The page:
The first question I had to ask myself upon viewing this movie on DVD was why has it been issued with a "15" certificate? I was always under the impression that this was an attempt to produce a horror movie that could appeal to kids and adults. In fact I remember watching a feature about the making of this movie on the ITV children's programme Clapperboard when I was only about 11 or 12 years old! There is no explicit sex or nudity in this film, no obscene language and no graphic violence so the "15" certificate is baffling to me. I have seen PG and 12 certificate movies with stronger content than this one!
Anyway, onto the film itself... The first thing that struck me about this movie was the impressive cast list. There are three great horror stalwarts in it - Vincent Price, John Carradine and Donald Pleasence. There are also some other actors and actresses who have appeared in well-known horror movies in the cast - Richard Johnson (Zombie Flesh Eaters), Anthony Valentine (To The Devil.... A Daughter), Simon Ward (Frankenstein Must Be Destroyed), Patrick Magee (A Clockwork Orange, Asylum, Tales From The Crypt) & Britt Ekland (Asylum, The Wicker Man), for example.
The premise and wrap-around-story involves the horror novelist Ronald Chetwynd-Hayes (Carradine) encountering a hungry vampire called Eramus (Price) one night whilst looking in a book shop window full of his own works. Eramus suddenly bites Chetwynd-Hayes on the neck to fulfil his desperate craving for fresh blood. Eramus tells the writer that he did not bite deep enough to transform him into a vampire and as a "thank you" for becoming an unexpected blood donor Eramus invites him to a special place called The Monster Club.
Upon arrival at the club they are escorted to the vampire's favourite coffin-shaped table and Eramus orders a glass of Type O blood because Type B is off! The waiter (who is also a vampire) suggests to Chetwynd-Hayes that he orders a tomato juice to look less conspicuous! As they sip their respective beverages, Chetwynd-Hayes, the one human in the entire joint, notices an unusual chart on the wall nearby. Eramus explains that this is a monster's genealogical chart and describes the creatures which would be produced if different monsters and their hybrids were to mate with each other. I must say this is an ingenious and original idea and it forms the basis of the three creepy stories in this film. At the bottom of the monster hierarchy is the shadmock, a creature which possesses a deadly whistle of all things! This leads us onto the first story.
The second story is a vampire tale which is very much fang-in-cheek but it is the final story, involving the humegoo creature from the chart and a village of ghouls, which is the creepiest and best of the bunch. The foundation of this particular segment involves a horror movie director (played by Stuart Whitman) who is searching for atmospheric locations for his latest movie. His search leads him to the strange village of Loughville (not to be confused with Loughborough) where he meets Luna who is a humegoo (the offspring of a ghoul and a human - what a horrible thought) and discovers the village's dreadful macabre secret. There are some seriously spine-chilling moments in this third story, particularly the moment when the film director reads the clergyman's journal in the now desolate church, and there is a literally ghoulish twist ending.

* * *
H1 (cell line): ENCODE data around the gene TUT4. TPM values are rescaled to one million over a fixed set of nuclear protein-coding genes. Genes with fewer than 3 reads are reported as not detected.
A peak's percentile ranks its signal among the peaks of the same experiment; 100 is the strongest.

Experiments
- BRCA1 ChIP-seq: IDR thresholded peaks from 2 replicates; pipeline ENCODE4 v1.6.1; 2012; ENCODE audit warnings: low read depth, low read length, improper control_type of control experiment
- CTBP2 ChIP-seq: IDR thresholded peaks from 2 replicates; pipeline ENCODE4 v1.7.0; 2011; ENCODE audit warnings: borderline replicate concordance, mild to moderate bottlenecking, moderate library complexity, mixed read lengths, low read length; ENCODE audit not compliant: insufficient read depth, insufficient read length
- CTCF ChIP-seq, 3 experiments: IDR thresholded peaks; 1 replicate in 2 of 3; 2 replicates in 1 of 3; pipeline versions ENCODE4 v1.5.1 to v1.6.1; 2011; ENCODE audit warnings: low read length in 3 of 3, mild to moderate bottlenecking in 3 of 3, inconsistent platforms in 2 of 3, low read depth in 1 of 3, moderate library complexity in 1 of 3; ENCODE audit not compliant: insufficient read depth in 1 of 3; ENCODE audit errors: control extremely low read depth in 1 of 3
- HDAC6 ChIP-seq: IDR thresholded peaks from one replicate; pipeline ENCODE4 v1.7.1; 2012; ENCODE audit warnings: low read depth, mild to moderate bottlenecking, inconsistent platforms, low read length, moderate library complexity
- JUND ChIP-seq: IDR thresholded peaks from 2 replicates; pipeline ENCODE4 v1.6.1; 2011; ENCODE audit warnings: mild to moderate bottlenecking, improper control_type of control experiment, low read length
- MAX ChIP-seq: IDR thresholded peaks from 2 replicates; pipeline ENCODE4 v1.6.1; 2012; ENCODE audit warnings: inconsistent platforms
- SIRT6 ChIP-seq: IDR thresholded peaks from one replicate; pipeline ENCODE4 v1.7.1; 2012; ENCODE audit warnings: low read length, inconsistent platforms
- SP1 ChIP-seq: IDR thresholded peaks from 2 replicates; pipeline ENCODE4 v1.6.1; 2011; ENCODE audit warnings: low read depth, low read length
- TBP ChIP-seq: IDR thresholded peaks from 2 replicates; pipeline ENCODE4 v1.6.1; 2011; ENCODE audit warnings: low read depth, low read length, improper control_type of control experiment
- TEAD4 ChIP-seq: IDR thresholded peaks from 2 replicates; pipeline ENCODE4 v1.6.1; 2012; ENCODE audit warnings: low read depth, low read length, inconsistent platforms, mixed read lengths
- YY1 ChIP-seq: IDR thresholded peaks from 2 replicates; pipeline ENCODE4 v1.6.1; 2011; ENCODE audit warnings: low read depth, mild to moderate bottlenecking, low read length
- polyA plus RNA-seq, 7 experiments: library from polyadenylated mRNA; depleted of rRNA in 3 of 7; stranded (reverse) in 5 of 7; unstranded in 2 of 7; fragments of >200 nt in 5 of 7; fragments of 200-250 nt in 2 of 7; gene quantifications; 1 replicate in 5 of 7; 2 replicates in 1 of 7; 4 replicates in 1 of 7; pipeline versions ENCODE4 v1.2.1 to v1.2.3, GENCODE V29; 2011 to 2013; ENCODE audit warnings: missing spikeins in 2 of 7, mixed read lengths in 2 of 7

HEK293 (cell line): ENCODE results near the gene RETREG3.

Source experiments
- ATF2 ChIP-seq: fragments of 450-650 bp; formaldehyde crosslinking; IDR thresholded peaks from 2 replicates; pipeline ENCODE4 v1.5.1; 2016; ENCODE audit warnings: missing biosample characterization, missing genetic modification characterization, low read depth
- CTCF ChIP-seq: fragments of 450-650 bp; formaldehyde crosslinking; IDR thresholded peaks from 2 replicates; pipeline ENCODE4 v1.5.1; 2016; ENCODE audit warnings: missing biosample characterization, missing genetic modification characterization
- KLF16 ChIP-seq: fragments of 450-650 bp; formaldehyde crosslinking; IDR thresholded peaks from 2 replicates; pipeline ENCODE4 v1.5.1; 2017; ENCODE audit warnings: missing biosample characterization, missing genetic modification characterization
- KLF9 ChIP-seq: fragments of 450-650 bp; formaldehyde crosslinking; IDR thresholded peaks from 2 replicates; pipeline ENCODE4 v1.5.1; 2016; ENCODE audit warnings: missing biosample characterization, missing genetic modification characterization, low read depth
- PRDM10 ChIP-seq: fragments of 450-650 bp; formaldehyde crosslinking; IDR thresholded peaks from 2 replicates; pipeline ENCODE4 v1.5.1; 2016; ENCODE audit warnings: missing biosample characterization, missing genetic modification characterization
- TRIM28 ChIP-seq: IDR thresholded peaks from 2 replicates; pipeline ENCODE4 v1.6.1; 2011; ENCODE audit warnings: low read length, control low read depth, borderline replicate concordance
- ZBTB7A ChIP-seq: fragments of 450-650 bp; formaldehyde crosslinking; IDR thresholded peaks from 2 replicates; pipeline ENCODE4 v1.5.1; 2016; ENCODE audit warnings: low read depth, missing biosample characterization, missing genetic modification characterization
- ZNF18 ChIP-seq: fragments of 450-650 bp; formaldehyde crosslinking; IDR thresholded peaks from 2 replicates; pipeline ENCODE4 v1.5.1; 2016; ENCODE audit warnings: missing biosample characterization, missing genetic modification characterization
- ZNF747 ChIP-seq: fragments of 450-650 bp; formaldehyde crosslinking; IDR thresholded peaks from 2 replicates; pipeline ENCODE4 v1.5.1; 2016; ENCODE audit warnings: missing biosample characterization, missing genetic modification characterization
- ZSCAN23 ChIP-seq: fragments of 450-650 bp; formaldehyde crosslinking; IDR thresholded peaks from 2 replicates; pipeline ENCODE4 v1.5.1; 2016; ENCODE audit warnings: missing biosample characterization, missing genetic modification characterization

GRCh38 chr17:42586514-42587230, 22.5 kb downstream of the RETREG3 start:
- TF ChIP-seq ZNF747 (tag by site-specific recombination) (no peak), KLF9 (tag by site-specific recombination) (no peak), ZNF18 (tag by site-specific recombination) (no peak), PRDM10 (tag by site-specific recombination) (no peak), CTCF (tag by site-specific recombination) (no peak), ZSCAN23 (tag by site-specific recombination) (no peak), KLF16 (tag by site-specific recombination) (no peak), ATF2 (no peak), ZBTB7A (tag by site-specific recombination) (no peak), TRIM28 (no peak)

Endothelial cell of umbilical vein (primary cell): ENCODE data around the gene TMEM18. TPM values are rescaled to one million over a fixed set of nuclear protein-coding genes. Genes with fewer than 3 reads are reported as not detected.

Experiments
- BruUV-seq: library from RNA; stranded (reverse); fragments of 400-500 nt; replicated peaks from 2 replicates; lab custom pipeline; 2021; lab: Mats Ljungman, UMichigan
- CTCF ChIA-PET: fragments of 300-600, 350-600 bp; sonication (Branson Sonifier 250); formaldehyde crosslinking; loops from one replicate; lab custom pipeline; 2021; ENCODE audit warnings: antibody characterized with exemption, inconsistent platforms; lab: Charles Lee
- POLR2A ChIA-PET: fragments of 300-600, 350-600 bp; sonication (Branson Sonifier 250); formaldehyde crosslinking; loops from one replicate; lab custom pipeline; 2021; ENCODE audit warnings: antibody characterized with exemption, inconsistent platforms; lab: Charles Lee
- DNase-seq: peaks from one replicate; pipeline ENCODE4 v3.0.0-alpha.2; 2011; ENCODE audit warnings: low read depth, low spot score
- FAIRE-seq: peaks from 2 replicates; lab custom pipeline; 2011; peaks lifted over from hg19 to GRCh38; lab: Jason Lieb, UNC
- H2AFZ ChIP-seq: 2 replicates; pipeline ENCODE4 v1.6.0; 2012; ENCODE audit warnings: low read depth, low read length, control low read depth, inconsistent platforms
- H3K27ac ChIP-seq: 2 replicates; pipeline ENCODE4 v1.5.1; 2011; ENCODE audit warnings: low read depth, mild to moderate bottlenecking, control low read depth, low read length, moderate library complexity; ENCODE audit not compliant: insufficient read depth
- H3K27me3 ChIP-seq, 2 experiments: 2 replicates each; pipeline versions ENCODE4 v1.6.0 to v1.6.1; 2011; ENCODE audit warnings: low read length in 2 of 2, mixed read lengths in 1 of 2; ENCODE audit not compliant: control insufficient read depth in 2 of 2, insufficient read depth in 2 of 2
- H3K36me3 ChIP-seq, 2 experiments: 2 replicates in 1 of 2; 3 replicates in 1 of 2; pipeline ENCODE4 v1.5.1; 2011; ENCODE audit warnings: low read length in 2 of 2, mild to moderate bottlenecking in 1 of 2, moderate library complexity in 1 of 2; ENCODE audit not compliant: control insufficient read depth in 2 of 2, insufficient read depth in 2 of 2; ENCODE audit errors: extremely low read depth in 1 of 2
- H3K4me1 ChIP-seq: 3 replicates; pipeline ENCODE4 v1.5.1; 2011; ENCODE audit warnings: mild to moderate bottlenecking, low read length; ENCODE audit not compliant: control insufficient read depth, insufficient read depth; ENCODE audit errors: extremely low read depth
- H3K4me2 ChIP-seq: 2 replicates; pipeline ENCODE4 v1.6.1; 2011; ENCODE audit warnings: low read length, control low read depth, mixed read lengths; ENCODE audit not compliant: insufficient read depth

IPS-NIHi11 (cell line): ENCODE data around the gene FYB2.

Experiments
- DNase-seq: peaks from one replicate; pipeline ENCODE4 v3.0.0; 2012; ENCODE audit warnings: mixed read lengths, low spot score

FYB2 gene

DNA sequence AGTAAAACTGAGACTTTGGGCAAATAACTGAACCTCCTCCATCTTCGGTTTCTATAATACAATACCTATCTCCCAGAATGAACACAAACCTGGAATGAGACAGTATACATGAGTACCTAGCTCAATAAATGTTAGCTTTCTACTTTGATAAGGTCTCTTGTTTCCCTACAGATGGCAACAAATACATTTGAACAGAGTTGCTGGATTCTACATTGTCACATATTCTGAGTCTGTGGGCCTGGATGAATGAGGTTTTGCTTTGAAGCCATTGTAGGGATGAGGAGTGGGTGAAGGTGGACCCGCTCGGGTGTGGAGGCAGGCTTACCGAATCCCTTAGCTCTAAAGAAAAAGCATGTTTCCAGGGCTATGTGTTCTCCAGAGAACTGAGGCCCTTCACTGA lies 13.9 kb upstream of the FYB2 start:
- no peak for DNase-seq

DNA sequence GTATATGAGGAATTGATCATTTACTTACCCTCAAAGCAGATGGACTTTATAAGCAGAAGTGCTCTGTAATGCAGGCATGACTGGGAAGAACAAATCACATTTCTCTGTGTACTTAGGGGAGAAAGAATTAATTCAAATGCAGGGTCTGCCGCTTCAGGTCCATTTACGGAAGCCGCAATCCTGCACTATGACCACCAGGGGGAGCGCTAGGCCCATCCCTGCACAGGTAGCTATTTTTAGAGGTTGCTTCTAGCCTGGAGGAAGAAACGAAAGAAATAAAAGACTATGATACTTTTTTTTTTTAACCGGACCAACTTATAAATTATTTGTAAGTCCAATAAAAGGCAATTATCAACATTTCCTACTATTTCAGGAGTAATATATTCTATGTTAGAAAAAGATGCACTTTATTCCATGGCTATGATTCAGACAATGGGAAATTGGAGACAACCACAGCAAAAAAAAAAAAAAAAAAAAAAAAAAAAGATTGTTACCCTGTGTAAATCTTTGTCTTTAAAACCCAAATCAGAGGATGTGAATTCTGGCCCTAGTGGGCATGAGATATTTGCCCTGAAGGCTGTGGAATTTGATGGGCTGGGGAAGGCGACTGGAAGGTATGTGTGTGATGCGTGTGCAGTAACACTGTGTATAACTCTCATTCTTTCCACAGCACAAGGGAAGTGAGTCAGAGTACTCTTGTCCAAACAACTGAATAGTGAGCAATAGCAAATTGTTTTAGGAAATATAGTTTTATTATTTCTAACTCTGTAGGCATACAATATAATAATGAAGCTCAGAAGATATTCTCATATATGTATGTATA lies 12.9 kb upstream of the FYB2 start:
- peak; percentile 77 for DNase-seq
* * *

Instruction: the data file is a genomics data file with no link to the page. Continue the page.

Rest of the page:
In between each story segment we are "treated" to very dated and sometimes embarrassing musical numbers by bands and artists who seem to have faded from memory nowadays - does anyone remember B.A. Robertson? It is rather amusing to see Messrs Price & Carradine strutting their stuff near the end of this film though!
One song by a band called Night, sung by a red-haired female lead singer who would make a good scream queen, is called Stripper and serves as the soundtrack to a bizarre strip-tease routine where the lady removes more than just her clothes, not that we see any actual nudity - as I said earlier this film was originally aimed at kids as well as adults so the strip routine is shown in silhouette form when it reaches the nitty-gritty part then changes to animation for the unusual finale.
On the whole, this is a very entertaining film with a wonderful cast. I especially like the ending where Eramus proposes that, because he is a human, Chetwynd-Hayes should become a member of The Monster Club as humans are the ultimate monsters. He then proceeds to explain to his grotesque fellow members about all the murderous weapons that humans have invented and the variety of methods humans have used to destroy fellow humans! Who can argue with that? This 'Who are the real monsters?' message reminded me of the 'Who are the cannibals?' statement at the very end of Ruggero Deodato's notorious Cannibal Holocaust. Who would have thought that a comparison could be made between a kids' horror film and one of the most infamous of all the so-called video nasties?
There are no special features on this DVD - I do not count scene selection as a special feature as this is something that should be standard on any DVD. So this is just a bare bones release then (sorry about the pun) but if you are a Vincent Price fan or just a fan of horror movies in general then this is worth having in your collection.